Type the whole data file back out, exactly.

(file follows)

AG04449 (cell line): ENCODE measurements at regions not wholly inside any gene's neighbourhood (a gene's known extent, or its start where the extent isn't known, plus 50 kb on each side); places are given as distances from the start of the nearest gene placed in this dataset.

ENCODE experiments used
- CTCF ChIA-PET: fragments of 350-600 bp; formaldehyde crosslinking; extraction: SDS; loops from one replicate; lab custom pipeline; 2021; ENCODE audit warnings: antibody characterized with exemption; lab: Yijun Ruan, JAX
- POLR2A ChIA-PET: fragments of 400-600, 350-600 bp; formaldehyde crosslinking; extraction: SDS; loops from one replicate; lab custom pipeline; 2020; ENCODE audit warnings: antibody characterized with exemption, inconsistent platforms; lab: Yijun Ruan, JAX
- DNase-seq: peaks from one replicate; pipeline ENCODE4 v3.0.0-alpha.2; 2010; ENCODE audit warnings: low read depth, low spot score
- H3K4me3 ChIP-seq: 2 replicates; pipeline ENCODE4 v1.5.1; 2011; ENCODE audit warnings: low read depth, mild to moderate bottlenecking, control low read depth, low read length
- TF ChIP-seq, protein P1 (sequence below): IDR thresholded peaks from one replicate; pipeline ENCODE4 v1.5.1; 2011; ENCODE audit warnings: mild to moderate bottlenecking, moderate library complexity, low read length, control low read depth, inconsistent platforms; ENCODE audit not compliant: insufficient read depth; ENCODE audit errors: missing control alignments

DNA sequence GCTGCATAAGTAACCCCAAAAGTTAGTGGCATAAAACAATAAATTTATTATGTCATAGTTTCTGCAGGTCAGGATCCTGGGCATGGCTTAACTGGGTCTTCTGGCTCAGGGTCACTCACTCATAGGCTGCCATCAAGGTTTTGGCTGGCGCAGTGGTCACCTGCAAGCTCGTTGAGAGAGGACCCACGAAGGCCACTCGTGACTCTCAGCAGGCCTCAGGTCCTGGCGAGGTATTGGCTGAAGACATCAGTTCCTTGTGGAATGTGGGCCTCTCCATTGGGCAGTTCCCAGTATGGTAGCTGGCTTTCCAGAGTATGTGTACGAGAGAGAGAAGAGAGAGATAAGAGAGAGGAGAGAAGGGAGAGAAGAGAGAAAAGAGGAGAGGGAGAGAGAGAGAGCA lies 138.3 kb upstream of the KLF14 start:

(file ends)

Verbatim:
AG04449 (cell line): ENCODE measurements at regions not wholly inside any gene's neighbourhood (a gene's known extent, or its start where the extent isn't known, plus 50 kb on each side); places are given as distances from the start of the nearest gene placed in this dataset.

ENCODE experiments used
- CTCF ChIA-PET: fragments of 350-600 bp; formaldehyde crosslinking; extraction: SDS; loops from one replicate; lab custom pipeline; 2021; ENCODE audit warnings: antibody characterized with exemption; lab: Yijun Ruan, JAX
- POLR2A ChIA-PET: fragments of 400-600, 350-600 bp; formaldehyde crosslinking; extraction: SDS; loops from one replicate; lab custom pipeline; 2020; ENCODE audit warnings: antibody characterized with exemption, inconsistent platforms; lab: Yijun Ruan, JAX
- DNase-seq: peaks from one replicate; pipeline ENCODE4 v3.0.0-alpha.2; 2010; ENCODE audit warnings: low read depth, low spot score
- H3K4me3 ChIP-seq: 2 replicates; pipeline ENCODE4 v1.5.1; 2011; ENCODE audit warnings: low read depth, mild to moderate bottlenecking, control low read depth, low read length
- TF ChIP-seq, protein P1 (sequence below): IDR thresholded peaks from one replicate; pipeline ENCODE4 v1.5.1; 2011; ENCODE audit warnings: mild to moderate bottlenecking, moderate library complexity, low read length, control low read depth, inconsistent platforms; ENCODE audit not compliant: insufficient read depth; ENCODE audit errors: missing control alignments

DNA sequence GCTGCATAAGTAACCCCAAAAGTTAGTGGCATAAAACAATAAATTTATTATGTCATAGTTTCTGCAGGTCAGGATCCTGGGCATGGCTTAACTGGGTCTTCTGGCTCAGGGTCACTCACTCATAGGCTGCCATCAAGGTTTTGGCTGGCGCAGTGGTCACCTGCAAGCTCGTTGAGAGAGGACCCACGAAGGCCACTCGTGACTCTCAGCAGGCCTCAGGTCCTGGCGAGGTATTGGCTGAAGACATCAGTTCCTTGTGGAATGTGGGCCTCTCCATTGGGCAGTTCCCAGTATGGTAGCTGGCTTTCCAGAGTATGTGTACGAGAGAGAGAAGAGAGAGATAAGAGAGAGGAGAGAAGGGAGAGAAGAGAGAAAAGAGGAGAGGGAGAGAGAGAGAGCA lies 138.3 kb upstream of the KLF14 start: